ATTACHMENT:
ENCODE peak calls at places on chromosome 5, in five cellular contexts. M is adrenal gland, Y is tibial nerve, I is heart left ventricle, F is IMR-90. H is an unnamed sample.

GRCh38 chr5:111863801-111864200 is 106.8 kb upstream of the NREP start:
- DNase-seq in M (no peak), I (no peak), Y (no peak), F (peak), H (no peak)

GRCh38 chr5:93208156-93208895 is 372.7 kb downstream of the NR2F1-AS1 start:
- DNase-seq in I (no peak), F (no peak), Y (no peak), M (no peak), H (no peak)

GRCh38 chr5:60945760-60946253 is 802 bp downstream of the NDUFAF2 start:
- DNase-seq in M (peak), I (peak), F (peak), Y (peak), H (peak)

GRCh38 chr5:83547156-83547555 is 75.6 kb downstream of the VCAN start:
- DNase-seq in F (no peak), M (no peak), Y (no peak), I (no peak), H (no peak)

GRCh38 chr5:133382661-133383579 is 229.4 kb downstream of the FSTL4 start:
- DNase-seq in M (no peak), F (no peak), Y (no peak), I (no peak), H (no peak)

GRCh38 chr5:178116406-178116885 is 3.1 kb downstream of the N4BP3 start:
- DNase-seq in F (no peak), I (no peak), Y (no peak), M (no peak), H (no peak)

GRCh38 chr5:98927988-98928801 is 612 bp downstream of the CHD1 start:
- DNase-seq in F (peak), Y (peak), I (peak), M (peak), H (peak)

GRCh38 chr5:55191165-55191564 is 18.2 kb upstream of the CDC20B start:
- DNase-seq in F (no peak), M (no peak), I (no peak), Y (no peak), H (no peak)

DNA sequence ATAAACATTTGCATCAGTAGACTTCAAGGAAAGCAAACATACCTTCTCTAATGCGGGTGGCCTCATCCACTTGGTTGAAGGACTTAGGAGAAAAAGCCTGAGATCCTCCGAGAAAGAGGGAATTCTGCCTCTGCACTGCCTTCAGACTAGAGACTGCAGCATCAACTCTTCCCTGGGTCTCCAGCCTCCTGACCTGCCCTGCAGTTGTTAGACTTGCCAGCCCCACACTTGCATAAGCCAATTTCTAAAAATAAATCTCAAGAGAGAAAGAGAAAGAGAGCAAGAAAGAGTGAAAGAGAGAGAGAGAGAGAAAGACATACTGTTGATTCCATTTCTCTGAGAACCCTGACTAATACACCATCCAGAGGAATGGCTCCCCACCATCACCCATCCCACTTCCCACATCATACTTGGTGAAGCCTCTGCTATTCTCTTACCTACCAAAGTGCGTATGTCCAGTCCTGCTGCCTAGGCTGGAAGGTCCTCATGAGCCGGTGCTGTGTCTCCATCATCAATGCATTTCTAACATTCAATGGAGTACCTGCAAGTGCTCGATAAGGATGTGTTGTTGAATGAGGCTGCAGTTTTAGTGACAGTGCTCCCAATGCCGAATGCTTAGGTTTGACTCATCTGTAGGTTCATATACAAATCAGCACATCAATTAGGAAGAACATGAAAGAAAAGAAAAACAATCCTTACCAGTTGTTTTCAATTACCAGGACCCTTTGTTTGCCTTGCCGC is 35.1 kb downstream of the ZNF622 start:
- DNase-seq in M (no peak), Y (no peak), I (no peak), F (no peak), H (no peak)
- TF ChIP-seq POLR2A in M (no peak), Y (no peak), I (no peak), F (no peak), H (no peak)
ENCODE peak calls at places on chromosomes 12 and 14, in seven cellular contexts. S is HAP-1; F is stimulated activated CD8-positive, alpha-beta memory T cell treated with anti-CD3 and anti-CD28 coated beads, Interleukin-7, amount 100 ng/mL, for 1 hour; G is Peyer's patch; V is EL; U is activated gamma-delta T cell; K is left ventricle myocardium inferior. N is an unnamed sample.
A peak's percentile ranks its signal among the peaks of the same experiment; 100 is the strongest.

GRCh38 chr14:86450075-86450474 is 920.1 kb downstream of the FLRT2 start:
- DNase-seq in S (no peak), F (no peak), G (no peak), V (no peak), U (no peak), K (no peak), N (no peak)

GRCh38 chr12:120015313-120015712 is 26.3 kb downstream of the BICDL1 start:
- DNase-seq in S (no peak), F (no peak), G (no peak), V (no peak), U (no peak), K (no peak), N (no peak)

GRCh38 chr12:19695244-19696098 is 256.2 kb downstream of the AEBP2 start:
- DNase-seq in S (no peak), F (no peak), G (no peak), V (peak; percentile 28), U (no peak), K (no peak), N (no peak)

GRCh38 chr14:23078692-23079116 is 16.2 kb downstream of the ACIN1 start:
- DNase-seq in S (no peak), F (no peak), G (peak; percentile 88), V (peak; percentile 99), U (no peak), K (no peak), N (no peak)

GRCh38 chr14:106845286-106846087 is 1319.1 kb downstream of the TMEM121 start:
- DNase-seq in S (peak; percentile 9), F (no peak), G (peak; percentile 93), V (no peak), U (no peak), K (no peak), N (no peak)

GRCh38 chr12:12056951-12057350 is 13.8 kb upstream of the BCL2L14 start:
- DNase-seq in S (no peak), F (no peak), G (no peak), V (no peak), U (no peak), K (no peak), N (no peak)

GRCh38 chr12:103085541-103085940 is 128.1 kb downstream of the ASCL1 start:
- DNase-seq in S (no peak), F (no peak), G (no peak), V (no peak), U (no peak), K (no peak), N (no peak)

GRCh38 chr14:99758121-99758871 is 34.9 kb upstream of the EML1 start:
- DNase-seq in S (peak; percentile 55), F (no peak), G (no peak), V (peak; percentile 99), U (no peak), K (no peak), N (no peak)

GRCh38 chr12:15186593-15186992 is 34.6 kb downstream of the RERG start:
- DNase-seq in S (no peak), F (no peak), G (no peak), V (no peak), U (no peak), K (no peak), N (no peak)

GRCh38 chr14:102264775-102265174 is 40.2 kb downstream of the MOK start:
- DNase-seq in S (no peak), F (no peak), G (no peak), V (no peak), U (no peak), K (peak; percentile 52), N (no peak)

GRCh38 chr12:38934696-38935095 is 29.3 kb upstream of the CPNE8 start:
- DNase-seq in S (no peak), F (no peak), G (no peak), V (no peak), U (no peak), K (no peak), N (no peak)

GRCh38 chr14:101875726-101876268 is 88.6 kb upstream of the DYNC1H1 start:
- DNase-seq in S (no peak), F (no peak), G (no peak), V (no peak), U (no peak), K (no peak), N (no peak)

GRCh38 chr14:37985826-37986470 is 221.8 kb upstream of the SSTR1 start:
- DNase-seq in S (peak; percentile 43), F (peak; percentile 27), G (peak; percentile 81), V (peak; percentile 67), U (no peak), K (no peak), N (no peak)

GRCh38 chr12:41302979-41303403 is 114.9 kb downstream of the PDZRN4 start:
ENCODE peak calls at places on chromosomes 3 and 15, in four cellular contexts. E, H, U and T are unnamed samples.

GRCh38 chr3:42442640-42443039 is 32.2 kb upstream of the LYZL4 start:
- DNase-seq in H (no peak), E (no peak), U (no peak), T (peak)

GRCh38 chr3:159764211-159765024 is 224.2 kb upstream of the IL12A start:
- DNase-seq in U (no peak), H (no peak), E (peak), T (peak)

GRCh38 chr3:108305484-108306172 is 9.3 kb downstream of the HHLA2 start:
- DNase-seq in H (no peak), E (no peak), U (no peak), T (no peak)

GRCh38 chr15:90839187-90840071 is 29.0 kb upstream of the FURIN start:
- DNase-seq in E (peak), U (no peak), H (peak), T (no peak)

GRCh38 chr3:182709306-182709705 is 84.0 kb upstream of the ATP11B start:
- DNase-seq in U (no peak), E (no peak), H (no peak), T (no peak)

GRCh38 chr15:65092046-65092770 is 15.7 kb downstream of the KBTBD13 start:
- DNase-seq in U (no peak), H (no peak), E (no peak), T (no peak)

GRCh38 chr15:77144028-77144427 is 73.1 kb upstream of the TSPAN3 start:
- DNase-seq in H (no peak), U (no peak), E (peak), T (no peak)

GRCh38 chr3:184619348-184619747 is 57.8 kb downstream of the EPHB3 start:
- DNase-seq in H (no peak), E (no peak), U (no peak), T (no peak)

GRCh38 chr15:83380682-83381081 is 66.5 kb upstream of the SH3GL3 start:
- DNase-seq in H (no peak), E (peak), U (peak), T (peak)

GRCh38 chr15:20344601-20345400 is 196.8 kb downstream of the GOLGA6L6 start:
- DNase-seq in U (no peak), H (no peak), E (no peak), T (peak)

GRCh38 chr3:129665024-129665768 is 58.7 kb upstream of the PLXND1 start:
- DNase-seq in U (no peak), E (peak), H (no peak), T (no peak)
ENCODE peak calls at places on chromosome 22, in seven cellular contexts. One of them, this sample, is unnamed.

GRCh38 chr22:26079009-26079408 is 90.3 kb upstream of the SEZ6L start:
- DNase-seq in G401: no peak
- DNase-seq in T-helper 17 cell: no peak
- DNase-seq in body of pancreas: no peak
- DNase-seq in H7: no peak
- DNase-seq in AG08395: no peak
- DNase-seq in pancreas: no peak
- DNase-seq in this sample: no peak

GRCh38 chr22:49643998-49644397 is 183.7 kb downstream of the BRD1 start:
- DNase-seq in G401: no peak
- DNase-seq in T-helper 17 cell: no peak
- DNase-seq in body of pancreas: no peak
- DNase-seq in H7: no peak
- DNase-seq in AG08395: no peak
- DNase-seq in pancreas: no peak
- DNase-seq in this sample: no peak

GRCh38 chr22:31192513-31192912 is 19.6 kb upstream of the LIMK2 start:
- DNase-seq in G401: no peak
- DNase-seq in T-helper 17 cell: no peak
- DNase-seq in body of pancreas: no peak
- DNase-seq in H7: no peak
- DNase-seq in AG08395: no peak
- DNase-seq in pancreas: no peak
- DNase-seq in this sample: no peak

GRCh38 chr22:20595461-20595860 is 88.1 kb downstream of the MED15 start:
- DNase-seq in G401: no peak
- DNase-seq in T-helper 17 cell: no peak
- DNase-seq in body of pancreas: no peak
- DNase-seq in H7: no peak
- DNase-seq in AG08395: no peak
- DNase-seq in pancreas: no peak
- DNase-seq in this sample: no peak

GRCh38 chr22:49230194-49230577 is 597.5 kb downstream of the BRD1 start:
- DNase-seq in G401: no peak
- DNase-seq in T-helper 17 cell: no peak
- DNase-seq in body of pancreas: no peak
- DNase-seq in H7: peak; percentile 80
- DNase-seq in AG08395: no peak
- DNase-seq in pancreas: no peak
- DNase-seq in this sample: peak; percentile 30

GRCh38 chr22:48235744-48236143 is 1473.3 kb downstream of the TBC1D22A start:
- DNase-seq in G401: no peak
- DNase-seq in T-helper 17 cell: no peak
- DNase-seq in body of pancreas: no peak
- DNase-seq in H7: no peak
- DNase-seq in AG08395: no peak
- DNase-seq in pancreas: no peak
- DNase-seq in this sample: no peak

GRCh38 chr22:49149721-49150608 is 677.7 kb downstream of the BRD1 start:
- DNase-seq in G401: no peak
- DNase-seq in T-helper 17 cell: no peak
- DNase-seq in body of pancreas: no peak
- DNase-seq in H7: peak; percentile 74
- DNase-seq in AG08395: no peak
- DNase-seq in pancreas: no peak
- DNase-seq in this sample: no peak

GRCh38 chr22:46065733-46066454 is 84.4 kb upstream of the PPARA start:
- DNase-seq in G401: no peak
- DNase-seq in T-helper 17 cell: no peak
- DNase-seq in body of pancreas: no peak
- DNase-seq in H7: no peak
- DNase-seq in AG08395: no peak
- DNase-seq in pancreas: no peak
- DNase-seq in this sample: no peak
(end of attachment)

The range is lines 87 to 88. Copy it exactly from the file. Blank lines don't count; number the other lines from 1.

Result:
- DNase-seq in AG08395: no peak
- DNase-seq in pancreas: no peak